Secondly, the court rejected the appellants’ claim that the Minister should have had guidelines and disclosed them to any non Irish-national seeking leave to remain in Ireland. They contended that they should include when a child would be considered young enough to be returned to the country of origin of a parent, and when a family would be considered to have established ties within Ireland sufficient to require consideration under article 8 ECHR. The court noted that there were no such guidelines. It considered that the High Court had correctly characterised the Minister’s obligation in deciding whether or not to revoke a deportation order as being discretionary and to be exercised in accordance with general principles of law, and that his analysis accorded with the principles set down by the Supreme Court in TC v Minister for Justice  4 IR 109. The lack of guidelines did not compromise the right of the appellants to be heard in relation to their revocation request. The Minister had to focus on the circumstances of each individual case in the light of the representations made. The absence of guidelines or policy did not vitiate his decision, the nature of which had to be understood in the context of an overall consideration of the statutory scheme, the relationship between s. 3(1) and (11) of the Act of 1999, and previous decisions taken in the asylum process. There was no obligation on the Minister to initiate any new investigation or enquiry where the substance of an application to revoke a deportation order had already been made and rejected in the context of representations that a person should not be deported. In genuinely exceptional circumstances, a change in personal circumstances might also enable a reconsideration to be made of a decision to make a deportation order in respect of a person.
Thirdly, the court rejected the contention that the Minister had disregarded their article 8 ECHR rights for a number of reasons:
- the State was entitled to control entry to its territory and non-nationals could not assert a choice of residence on its territory absent national permission;
- non-nationals who created uncertainty as to their status within a Contracting State, by claiming asylum rights that were unfounded, could not rely on mere presence to invoke rights under article 8 ECHR;
- in considering the interaction of the two paragraphs of article 8 ECHR, a wide margin of appreciation was afforded to decision-makers in deciding whether or not to deport non Irishnationals. It held that the oft-claimed separate rights of children were, save for extraordinary circumstances, dependent upon the approach of the parent who made claims on those children’s behalf;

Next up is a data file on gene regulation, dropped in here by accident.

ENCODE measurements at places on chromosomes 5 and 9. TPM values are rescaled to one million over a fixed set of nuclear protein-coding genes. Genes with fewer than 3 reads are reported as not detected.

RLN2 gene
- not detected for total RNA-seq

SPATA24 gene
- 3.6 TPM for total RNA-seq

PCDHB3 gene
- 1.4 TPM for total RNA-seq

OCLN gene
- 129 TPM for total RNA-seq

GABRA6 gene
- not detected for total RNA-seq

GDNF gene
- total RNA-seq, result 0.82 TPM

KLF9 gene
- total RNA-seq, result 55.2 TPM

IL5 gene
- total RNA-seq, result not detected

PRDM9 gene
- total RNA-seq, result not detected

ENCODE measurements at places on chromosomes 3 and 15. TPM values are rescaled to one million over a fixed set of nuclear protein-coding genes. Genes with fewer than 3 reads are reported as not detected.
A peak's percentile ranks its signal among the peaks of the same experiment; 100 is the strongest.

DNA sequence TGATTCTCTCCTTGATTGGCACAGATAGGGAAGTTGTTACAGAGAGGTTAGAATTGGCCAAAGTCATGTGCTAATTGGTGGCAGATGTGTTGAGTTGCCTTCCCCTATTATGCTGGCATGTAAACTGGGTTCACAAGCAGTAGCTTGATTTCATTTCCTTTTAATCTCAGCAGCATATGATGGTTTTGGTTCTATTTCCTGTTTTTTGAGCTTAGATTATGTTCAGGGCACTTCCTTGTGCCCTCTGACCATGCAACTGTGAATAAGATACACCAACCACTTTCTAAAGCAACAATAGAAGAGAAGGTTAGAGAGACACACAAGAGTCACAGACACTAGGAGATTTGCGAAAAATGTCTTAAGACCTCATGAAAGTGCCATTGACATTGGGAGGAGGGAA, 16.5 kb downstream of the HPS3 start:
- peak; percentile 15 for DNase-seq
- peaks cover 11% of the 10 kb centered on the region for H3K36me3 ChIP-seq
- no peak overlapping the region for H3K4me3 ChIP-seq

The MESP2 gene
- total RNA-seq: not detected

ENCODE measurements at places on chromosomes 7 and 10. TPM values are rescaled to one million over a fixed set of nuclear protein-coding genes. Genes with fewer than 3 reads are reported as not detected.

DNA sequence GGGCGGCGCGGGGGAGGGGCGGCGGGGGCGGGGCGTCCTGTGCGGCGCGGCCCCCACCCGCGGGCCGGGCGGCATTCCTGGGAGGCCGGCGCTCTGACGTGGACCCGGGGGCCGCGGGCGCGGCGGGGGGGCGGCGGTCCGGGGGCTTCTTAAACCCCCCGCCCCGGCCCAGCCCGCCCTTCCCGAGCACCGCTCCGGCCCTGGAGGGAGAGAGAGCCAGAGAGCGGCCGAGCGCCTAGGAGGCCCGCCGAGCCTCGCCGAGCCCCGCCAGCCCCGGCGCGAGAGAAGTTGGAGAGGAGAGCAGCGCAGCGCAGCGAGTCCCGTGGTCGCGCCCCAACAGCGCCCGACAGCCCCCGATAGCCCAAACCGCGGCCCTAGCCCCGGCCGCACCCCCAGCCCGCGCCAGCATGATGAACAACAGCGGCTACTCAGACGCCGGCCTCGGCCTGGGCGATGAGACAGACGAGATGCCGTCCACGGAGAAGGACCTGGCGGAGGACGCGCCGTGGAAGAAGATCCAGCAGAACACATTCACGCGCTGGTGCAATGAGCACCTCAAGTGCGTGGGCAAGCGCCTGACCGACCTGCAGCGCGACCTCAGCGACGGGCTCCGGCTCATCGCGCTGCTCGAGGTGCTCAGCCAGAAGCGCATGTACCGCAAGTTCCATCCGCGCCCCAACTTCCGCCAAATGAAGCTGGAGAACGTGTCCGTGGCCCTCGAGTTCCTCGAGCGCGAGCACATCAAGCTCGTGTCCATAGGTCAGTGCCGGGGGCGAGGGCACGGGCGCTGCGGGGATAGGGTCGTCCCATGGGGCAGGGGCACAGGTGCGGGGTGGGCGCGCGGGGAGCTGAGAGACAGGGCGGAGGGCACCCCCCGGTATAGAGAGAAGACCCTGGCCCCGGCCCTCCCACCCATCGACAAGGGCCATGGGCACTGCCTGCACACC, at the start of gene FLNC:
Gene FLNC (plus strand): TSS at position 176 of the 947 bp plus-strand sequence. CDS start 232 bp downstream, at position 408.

- particular, and quite extreme, circumstances were required before rights protection under article 3 ECHR could be invoked. The request for revocation touched on many aspects of Nigerian society applicable to every person from that country, including claims about education and health care, and criticisms of the Nigerian police force, though any threat from that quarter was unspecified. Article 3 ECHR was not engaged, nor was it alleged that the child would be left without a primary carer, nor were any rights to medical assistance or education asserted. In any event, pleading such rights did not, save in exceptional cases, engage article 8.1 ECHR in such a way as to outweigh the entitlements of the State to form an immigration policy under article 8.2 ECHR; and
- under ECHR jurisprudence, children under the age of six were considered of an adaptable age. It held that the child in the instant case could do so too: apart from his mother, both his immediate and extended family lived in Nigeria. Deportation therefore would not rupture family life and there were no insurmountable obstacles to the appellants living in Nigeria.
Accordingly, no arguable case for an injunction was made out and, had the court been deciding whether or not to grant an injunction as opposed to hearing the substantive appeal, it followed that no injunction would have been granted. The deportation order was valid and unchallenged. It was necessary that it be enforced in the public interest.
The court ordered the appellants’ solicitors to pay the costs of the Minister’s submissions associated with their abandoned attempt to have the Supreme Court refer a question to the CJEU.
The Supreme Court dismissed the appellants’ appeal.